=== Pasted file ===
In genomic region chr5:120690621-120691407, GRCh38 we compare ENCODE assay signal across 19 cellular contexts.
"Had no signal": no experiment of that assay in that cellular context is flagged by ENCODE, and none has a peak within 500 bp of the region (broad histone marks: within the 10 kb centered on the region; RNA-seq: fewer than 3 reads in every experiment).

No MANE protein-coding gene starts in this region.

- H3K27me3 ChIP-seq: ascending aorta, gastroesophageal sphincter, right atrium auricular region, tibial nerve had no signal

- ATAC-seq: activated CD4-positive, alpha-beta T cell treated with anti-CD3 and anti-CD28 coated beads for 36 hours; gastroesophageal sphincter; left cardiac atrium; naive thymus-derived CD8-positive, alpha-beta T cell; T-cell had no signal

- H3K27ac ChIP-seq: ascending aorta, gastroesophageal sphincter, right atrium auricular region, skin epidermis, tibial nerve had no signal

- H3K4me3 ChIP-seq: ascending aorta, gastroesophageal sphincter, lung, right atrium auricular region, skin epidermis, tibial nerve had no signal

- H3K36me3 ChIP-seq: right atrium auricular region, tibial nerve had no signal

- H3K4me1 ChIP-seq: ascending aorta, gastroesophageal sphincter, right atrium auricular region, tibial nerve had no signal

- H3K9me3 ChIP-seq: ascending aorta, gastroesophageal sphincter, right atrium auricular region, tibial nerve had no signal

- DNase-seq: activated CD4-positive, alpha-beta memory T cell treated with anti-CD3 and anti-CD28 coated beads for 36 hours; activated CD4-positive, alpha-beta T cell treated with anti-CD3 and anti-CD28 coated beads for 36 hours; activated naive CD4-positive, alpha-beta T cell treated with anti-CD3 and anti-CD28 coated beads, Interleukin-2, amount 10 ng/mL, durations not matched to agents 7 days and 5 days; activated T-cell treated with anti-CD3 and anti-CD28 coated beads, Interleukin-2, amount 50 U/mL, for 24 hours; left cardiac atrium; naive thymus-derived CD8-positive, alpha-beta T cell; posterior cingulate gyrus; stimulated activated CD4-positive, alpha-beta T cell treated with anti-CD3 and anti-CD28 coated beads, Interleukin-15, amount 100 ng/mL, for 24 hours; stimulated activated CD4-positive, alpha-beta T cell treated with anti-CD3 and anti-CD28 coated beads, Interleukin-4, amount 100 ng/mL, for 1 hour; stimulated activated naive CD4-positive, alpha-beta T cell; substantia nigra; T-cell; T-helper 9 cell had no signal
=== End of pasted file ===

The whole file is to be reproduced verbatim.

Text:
In genomic region chr5:120690621-120691407, GRCh38 we compare ENCODE assay signal across 19 cellular contexts.
"Had no signal": no experiment of that assay in that cellular context is flagged by ENCODE, and none has a peak within 500 bp of the region (broad histone marks: within the 10 kb centered on the region; RNA-seq: fewer than 3 reads in every experiment).

No MANE protein-coding gene starts in this region.

- H3K27me3 ChIP-seq: ascending aorta, gastroesophageal sphincter, right atrium auricular region, tibial nerve had no signal

- ATAC-seq: activated CD4-positive, alpha-beta T cell treated with anti-CD3 and anti-CD28 coated beads for 36 hours; gastroesophageal sphincter; left cardiac atrium; naive thymus-derived CD8-positive, alpha-beta T cell; T-cell had no signal

- H3K27ac ChIP-seq: ascending aorta, gastroesophageal sphincter, right atrium auricular region, skin epidermis, tibial nerve had no signal

- H3K4me3 ChIP-seq: ascending aorta, gastroesophageal sphincter, lung, right atrium auricular region, skin epidermis, tibial nerve had no signal

- H3K36me3 ChIP-seq: right atrium auricular region, tibial nerve had no signal

- H3K4me1 ChIP-seq: ascending aorta, gastroesophageal sphincter, right atrium auricular region, tibial nerve had no signal

- H3K9me3 ChIP-seq: ascending aorta, gastroesophageal sphincter, right atrium auricular region, tibial nerve had no signal

- DNase-seq: activated CD4-positive, alpha-beta memory T cell treated with anti-CD3 and anti-CD28 coated beads for 36 hours; activated CD4-positive, alpha-beta T cell treated with anti-CD3 and anti-CD28 coated beads for 36 hours; activated naive CD4-positive, alpha-beta T cell treated with anti-CD3 and anti-CD28 coated beads, Interleukin-2, amount 10 ng/mL, durations not matched to agents 7 days and 5 days; activated T-cell treated with anti-CD3 and anti-CD28 coated beads, Interleukin-2, amount 50 U/mL, for 24 hours; left cardiac atrium; naive thymus-derived CD8-positive, alpha-beta T cell; posterior cingulate gyrus; stimulated activated CD4-positive, alpha-beta T cell treated with anti-CD3 and anti-CD28 coated beads, Interleukin-15, amount 100 ng/mL, for 24 hours; stimulated activated CD4-positive, alpha-beta T cell treated with anti-CD3 and anti-CD28 coated beads, Interleukin-4, amount 100 ng/mL, for 1 hour; stimulated activated naive CD4-positive, alpha-beta T cell; substantia nigra; T-cell; T-helper 9 cell had no signal